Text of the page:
The management were also ruthless in whipping off rookie full-back Brendan McCole after just 14 minutes of the league final.

On the other hand, playing in Division 2 is not ideal preparation, but the biggest blow is the decision of Odhrán Mac Niallais to opt out of the squad.

Settling on one position for Michael Murphy is a key issue. I believe he should play on the edge of the square and they need to stick to the style of football they played in the league final against Meath.

5. Galway

AT half-time in their round seven league game against Tyrone, Galway looked on target to reach back-to-back league finals. It would have been a huge achievement given that they were without the Corofin players as well as Damien Comer and Paul Conroy for the entire campaign.

Apart from Dublin and Kerry they have the best forward division around, with Comer, Shane Walsh, Ian Burke and newcomer Antaine Ó Laoi all top performers. Too often, though, they are starved of possession due to Galway’s defensively oriented, counter-attacking game.

I did detect signs of them getting a better balance this spring, though their second-half defensive collapse against

Tyrone could mean a return to safety first tactics.

The bottom line is that those tactics failed miserably in their two biggest games last season: the league final and All-Ireland semi-final against Dublin. They need to be braver but will take solace from their excellent record against Mayo.

4. Tyrone

EVEN though they failed to reach the league final, no team had more momentum at the end of the series. They were unbeaten in their last five league games – one draw and four wins – including a memorable Croke Park victory over Dublin despite being down to 14 in the last 20 minutes.

The transformation in their fortunes is primarily due to a change of tactics – they’ve started kicking the ball more

frequently and deployed Mattie Donnelly and Cathal McShane, two proven ball winners, in their full-forward line.

The key issue is whether Mickey Harte will now hold his nerve and persist with this approach in the championship.

I would still have concerns that once they come under pressure they will revert to their safety first game, which will not secure them Sam.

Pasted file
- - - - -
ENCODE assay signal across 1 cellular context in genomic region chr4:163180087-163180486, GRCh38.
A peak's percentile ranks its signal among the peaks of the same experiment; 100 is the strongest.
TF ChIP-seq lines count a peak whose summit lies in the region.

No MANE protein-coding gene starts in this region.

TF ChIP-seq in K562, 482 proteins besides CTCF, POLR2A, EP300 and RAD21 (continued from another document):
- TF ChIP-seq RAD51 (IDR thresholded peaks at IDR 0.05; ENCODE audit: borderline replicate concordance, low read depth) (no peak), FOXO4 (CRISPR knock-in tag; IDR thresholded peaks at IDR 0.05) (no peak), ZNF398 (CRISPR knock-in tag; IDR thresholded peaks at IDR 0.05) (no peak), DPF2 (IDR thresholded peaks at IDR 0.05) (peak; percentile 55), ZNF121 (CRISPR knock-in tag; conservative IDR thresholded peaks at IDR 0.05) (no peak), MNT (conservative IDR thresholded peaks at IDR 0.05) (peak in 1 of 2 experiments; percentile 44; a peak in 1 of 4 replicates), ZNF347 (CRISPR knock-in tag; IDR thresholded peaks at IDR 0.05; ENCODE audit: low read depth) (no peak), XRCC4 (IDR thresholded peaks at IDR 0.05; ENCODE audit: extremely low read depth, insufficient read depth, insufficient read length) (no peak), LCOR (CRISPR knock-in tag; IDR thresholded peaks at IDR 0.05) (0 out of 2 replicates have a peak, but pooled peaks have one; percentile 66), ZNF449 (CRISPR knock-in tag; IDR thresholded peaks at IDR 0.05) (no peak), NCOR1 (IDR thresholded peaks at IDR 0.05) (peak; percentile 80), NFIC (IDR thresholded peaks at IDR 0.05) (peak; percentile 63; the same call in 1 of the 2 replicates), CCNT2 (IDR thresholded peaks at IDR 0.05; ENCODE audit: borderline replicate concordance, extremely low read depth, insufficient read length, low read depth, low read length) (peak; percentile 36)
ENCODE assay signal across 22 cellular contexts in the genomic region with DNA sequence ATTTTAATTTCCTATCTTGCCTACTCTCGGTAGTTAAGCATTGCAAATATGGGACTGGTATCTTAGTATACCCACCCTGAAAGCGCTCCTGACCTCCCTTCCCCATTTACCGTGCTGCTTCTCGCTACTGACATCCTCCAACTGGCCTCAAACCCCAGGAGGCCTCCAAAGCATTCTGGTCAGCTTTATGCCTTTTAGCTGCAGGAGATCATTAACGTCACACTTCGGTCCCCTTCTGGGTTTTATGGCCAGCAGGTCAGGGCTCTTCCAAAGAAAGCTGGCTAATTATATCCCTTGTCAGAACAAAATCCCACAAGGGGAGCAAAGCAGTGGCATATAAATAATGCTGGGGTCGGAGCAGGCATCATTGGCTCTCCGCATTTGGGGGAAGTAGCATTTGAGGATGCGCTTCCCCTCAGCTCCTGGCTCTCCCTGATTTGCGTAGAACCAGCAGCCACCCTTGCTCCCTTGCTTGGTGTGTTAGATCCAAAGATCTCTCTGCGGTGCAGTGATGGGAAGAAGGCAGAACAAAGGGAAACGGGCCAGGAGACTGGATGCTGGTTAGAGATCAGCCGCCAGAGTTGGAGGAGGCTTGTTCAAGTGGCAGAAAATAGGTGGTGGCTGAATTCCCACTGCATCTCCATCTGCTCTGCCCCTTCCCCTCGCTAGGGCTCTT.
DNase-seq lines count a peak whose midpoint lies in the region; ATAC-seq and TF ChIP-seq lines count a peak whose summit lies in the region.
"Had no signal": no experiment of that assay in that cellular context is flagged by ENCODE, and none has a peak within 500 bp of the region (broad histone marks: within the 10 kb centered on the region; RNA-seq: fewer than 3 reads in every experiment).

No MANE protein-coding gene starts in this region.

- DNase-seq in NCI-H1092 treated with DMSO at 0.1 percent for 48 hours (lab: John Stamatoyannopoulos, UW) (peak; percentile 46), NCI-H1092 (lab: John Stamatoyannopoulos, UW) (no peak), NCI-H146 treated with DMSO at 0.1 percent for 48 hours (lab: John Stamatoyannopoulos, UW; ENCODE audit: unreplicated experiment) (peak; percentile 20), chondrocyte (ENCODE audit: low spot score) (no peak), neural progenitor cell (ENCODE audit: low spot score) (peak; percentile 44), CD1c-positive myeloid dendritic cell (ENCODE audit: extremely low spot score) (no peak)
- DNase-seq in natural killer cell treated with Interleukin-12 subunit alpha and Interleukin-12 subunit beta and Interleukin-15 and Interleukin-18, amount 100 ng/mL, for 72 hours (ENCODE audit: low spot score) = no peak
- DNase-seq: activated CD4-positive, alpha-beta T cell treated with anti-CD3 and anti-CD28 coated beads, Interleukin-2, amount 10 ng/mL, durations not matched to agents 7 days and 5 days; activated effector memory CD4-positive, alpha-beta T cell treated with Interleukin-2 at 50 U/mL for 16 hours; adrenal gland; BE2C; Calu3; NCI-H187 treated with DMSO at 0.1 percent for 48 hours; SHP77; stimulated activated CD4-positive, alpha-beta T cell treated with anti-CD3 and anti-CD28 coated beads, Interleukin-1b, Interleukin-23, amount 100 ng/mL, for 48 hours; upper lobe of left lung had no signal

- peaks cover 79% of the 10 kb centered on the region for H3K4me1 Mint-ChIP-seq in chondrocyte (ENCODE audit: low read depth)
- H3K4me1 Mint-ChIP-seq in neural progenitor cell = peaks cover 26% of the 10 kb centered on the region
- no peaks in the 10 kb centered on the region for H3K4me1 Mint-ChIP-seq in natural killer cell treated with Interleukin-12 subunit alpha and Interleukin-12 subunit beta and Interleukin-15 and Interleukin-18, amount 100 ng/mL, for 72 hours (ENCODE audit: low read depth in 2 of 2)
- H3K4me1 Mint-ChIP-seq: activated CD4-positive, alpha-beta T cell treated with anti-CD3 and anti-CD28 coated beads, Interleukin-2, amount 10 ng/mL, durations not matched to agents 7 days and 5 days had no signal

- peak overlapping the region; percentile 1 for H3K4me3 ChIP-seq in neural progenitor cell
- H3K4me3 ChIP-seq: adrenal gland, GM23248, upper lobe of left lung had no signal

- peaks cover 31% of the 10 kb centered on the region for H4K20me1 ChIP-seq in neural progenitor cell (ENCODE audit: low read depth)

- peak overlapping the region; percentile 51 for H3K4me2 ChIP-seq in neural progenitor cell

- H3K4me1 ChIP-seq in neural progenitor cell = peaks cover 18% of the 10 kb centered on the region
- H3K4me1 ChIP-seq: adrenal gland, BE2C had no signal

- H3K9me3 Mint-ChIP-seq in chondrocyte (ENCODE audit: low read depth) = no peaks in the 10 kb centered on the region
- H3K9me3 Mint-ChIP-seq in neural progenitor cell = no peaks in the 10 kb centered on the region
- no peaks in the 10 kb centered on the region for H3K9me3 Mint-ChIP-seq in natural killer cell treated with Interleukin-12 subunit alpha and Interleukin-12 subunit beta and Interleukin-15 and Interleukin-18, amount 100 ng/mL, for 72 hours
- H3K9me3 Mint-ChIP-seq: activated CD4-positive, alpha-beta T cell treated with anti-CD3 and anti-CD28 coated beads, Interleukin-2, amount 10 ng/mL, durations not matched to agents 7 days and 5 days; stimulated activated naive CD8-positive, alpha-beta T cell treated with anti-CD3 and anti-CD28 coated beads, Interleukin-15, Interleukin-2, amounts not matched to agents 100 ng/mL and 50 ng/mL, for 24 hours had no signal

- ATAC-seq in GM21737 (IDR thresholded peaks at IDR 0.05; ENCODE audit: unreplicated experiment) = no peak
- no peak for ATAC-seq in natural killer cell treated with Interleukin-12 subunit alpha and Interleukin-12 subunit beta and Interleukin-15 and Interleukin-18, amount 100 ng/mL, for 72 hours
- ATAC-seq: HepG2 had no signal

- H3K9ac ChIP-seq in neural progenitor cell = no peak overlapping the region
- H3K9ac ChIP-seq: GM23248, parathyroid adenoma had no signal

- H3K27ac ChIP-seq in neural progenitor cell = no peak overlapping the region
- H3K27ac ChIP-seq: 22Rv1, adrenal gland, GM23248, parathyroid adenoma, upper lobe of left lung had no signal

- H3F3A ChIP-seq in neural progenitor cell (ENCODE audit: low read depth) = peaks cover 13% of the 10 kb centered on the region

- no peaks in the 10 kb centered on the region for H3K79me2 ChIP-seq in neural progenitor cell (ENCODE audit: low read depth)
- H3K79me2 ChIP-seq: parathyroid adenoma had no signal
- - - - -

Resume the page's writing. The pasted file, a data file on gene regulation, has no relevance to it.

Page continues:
3. Kerry

Like Mayo they started their preparation early as new boss Peter Keane found his feet.

Regardless of their league final loss, I believe this team will not be far away from an All-Ireland this year – and could even win it.

They topped Division 1, introduced some really promising players like Shane Ryan, Graham O’Sullivan, Diarmuid O’Connor and Dara Moynihan, showed commendable character in coming from behind against Cavan, Monaghan and Galway to eke out wins and were the top point scorers (104) in the league.

On the other hand they only managed one goal in their first six matches and were hugely dependent on Sean O’Shea to keep the scoreboard ticking over.

Defensively they need to do more to protect their ‘D’ and ideally unearth a couple of man-marking defenders, as well as a ball-winning midfielder.

2. Mayo

THEIR spring form carries a health warning – they were one of the first Division 1 teams to return to training because of their early exit from the All-Ireland series last year.

Still, it was a productive campaign as they secured their first Division 1 title since 2001 and clearly have momentum going into the championship having won their last three – against Kerry (twice) and Monaghan.

They have unearthed more young talent than any of their rivals, with Matthew Ruane, Ciarán Treacy and James Carr all impressing.

The influx of new talent enabled James Horan to ‘mix and match’, which give the youngsters valuable game time and allowed the veterans a chance to rest.

I’m not convinced, however, that their attack is the real deal. They managed one point against Roscommon and four against Dublin. Horan is still unsure of what his best 15 is and Galway – their probable Connacht final opponents – have become their bogey side.

1. Dublin

TELLINGLY, winning the title was not a priority for Jim Gavin’s side. Even though they rarely moved out of second gear they were still the highest scorers in the top three divisions with a 9-95 total.

Still, they lost three of their regulation games compared to one last year, when they had already qualified for the final. Losing fosters doubt in players’ minds and provides a chink of light to opponents.

Dublin’s vulnerability in the full-back line is now well documented and the form of Cian O’Sullivan must be a source of concern to Gavin.

Philly McMahon has just recovered from injury, didn’t start a league tie and has only played a few minutes of football since the All-Ireland, so there will be question marks about his form as well.

Also, with the exception of Darren Gavin, no new talent was unearthed.

Sorting out the full-back line is the number-one priority and the answer may lie in bringing Rory O’Carroll back.

Otherwise, the Dubs need to bring something fresh to the table by tweaking their tactics up front.